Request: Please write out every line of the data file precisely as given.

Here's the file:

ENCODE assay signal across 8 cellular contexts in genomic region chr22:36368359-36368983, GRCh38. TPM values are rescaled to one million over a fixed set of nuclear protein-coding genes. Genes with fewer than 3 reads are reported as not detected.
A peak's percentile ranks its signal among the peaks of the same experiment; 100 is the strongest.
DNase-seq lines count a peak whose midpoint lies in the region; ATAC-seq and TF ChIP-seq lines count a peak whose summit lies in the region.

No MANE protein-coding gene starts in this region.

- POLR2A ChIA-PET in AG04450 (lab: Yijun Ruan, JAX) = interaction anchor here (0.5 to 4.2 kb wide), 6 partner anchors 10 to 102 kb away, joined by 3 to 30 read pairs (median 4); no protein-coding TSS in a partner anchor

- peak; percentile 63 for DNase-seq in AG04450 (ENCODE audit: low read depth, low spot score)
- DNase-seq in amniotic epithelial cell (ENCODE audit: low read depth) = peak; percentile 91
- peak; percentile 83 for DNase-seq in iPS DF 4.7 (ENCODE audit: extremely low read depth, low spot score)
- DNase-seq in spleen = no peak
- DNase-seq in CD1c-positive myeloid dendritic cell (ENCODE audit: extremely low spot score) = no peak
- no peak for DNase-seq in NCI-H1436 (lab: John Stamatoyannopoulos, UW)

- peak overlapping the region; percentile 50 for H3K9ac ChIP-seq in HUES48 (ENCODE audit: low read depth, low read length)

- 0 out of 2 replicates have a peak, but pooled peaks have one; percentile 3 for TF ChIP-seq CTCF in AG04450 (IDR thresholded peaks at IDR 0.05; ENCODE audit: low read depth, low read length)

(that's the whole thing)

ENCODE assay signal across 8 cellular contexts in genomic region chr22:36368359-36368983, GRCh38. TPM values are rescaled to one million over a fixed set of nuclear protein-coding genes. Genes with fewer than 3 reads are reported as not detected.
A peak's percentile ranks its signal among the peaks of the same experiment; 100 is the strongest.
DNase-seq lines count a peak whose midpoint lies in the region; ATAC-seq and TF ChIP-seq lines count a peak whose summit lies in the region.

No MANE protein-coding gene starts in this region.

- POLR2A ChIA-PET in AG04450 (lab: Yijun Ruan, JAX) = interaction anchor here (0.5 to 4.2 kb wide), 6 partner anchors 10 to 102 kb away, joined by 3 to 30 read pairs (median 4); no protein-coding TSS in a partner anchor

- peak; percentile 63 for DNase-seq in AG04450 (ENCODE audit: low read depth, low spot score)
- DNase-seq in amniotic epithelial cell (ENCODE audit: low read depth) = peak; percentile 91
- peak; percentile 83 for DNase-seq in iPS DF 4.7 (ENCODE audit: extremely low read depth, low spot score)
- DNase-seq in spleen = no peak
- DNase-seq in CD1c-positive myeloid dendritic cell (ENCODE audit: extremely low spot score) = no peak
- no peak for DNase-seq in NCI-H1436 (lab: John Stamatoyannopoulos, UW)

- peak overlapping the region; percentile 50 for H3K9ac ChIP-seq in HUES48 (ENCODE audit: low read depth, low read length)

- 0 out of 2 replicates have a peak, but pooled peaks have one; percentile 3 for TF ChIP-seq CTCF in AG04450 (IDR thresholded peaks at IDR 0.05; ENCODE audit: low read depth, low read length)